The Government of British Columbia has released its first weekly COVID-19 updatewhich includes a new definition of hospitalizations that could complicate comparisons between past and future waves.
New reports are released every Thursday, with data spanning the previous full week from Sunday to Saturday, making the information several days old by the time it is shared with the public. Previously, the data was published by the Ministry of Health every day of the week.
That delay shouldn’t be a problem for independent researchers at the BC COVID-19 Modeling Group, according to member Dr Sarah Otto, who noted that trends are usually mapped over several weeks.
“Models won’t be so affected as having data by week rather than by day,” she told CTV News.
Otto said she was more concerned about changes in how COVID-19 hospitalizations are counted. According to the first weekly report, hospitalizations now include anyone who was admitted to hospital with COVID-19 or who had “any episode of hospitalization” within 14 days of testing positive, except those which came out the same day.
It’s unclear how different the results will be from the previous counting method, which the province stopped using on April 1 and did not include patients who tested positive within 14 days of an “episode of ‘hospitalization”.
In a Press release, the Department of Health said there will be “likely a one-time increase in the number of cases never admitted to hospital”, as well as an increase in the number of patients never admitted to critical care. CTV News has reached out to the department for clarity on the differences between the two counting systems.
Any significant change in tracking could make it difficult to directly compare the next wave of Omicron infections with the first, Otto said.
“I would really like to see how the number of hospitalizations differs between the old and the new definition, just so that we have an idea of the magnitude of the change coming,” she added.
The weekly reports include the number of new hospital admissions, which was not previously available in the province’s daily updates. There were 193 people admitted in the week ending April 2.
But Otto noted that researchers and the public still do not have access to daily breakdowns of hospital admissions, with the corrections, which the COVID-19 modeling group has requested from the government.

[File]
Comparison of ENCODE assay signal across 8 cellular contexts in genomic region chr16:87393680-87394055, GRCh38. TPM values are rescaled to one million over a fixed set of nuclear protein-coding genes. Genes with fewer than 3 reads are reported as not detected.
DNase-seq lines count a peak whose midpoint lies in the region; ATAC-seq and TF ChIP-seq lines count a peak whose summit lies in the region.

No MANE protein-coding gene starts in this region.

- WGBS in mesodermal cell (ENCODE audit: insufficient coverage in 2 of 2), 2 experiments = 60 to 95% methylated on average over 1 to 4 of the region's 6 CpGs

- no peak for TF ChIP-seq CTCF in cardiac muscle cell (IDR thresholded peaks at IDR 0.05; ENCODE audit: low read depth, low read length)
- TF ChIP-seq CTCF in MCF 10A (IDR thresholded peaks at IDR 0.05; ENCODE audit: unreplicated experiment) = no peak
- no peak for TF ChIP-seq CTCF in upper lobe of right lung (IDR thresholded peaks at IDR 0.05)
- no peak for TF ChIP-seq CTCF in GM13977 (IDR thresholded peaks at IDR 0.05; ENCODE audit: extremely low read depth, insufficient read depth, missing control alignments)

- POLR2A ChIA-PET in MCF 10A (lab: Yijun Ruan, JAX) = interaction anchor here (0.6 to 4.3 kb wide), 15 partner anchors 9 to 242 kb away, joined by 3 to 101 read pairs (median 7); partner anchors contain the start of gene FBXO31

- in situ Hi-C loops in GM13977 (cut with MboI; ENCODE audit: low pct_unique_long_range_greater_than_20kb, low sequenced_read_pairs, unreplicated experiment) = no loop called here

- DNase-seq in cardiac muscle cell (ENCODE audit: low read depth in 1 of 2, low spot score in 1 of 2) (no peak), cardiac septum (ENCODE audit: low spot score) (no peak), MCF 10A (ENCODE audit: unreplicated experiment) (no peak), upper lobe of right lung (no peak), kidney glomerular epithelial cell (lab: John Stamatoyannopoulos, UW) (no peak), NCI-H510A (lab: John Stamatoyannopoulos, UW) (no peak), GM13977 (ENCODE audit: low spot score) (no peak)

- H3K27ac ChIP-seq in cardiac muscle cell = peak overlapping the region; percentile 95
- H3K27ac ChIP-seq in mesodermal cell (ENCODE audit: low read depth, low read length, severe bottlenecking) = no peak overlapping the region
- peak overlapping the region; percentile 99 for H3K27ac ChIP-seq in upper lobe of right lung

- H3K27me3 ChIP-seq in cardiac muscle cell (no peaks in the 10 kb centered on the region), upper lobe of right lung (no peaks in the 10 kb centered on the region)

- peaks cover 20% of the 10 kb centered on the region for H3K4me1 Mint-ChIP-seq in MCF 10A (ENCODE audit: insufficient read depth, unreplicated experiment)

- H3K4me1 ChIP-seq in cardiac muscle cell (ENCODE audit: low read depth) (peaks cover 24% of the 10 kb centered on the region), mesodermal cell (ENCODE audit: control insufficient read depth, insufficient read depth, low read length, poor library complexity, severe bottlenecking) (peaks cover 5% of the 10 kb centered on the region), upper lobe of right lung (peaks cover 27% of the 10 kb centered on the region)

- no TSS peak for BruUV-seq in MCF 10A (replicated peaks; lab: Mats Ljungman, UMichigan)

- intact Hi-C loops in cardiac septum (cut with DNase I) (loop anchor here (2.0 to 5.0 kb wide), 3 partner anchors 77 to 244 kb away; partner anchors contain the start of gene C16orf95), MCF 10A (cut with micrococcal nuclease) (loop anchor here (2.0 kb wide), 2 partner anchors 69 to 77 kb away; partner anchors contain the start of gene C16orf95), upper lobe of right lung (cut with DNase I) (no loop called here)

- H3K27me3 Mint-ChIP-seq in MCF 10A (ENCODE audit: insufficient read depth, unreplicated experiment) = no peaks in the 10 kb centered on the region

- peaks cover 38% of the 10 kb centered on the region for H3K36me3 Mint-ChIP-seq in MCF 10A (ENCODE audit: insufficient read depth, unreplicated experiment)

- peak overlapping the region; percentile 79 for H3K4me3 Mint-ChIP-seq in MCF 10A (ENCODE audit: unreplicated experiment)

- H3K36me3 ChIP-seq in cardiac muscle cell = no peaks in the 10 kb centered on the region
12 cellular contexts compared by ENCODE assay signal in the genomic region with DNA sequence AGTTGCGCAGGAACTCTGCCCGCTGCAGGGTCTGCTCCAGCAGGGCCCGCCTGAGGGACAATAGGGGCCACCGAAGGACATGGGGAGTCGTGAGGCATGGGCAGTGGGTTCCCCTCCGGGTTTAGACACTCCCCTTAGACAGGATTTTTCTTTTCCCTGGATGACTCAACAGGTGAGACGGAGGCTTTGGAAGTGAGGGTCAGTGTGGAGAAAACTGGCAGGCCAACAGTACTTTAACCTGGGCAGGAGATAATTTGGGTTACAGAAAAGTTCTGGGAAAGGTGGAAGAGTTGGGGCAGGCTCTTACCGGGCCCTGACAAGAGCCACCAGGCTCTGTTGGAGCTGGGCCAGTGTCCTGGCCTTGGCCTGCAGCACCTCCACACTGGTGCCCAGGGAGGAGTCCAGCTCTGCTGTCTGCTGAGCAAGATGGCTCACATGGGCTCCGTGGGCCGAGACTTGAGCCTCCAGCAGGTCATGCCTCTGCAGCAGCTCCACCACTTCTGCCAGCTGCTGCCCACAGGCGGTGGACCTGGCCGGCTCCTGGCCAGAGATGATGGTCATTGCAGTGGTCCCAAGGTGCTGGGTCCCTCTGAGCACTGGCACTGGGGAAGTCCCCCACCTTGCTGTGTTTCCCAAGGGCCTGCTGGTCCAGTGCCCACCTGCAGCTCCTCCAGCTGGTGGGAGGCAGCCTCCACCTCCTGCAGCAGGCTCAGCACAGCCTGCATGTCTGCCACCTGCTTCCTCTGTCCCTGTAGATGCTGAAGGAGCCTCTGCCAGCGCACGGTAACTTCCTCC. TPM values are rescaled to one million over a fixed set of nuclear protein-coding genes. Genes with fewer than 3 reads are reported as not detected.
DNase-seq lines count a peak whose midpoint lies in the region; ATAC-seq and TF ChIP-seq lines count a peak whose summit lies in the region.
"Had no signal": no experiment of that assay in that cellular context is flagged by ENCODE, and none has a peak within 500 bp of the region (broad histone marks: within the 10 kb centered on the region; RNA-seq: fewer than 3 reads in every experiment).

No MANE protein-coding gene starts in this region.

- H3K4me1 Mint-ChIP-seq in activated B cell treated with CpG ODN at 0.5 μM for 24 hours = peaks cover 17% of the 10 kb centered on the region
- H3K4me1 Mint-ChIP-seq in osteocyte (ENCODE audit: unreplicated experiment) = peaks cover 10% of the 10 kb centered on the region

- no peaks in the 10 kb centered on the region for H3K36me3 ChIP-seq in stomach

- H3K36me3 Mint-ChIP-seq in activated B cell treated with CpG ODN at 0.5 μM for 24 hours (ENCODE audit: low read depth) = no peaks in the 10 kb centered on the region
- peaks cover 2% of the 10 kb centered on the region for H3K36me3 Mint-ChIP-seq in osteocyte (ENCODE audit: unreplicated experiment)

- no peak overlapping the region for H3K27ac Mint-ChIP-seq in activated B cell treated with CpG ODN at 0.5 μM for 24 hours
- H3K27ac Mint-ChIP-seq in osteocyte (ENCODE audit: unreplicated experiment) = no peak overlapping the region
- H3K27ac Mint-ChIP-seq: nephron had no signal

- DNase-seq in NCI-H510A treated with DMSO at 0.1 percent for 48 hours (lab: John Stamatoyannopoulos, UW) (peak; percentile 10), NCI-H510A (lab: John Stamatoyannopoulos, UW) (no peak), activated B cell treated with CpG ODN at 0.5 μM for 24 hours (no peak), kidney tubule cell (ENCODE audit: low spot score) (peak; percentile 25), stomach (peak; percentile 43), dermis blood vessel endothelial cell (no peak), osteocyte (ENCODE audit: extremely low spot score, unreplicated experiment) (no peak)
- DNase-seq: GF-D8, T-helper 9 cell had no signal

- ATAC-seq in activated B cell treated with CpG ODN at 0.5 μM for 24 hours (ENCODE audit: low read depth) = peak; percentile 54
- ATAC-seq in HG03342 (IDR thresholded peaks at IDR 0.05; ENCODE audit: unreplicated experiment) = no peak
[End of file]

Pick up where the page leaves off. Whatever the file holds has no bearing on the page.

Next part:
Otto said hospitalization numbers are often corrected after the fact as better information is collected from hospitals, but modelers have never been able to visualize this fixed data.
“If we could get this corrected data on hospital admissions per day, it would make our statistical analysis more powerful. We will be able to better detect trends,” she said.
There were also 1,706 cases and 11 deaths reported in the week ending April 2, although these figures also come with new caveats.
The case count no longer includes people who live outside the province, while the death count now includes anyone who died within 30 days of a positive COVID-19 test, at least until his cause of death can be confirmed by vital statistics, a process that takes about eight weeks.
Critics have criticized the government for reducing the frequency with which information about COVID-19 is made public, especially at a time when Omicron’s BA.2 subvariant is fueling increased transmission and hospitalizations in many places, including British Columbia.
“This government is desperate to maintain its narrative of its handling of this pandemic, and is doing so by limiting testing, surveillance and reporting. They shut down community surveillance at the start of a sixth wave,” the chief of BC Green, Sonia Furstenau. in a statement this week.
“It is not an impossible task for this government to provide clear guidance to the public on the level of risk they find themselves at.”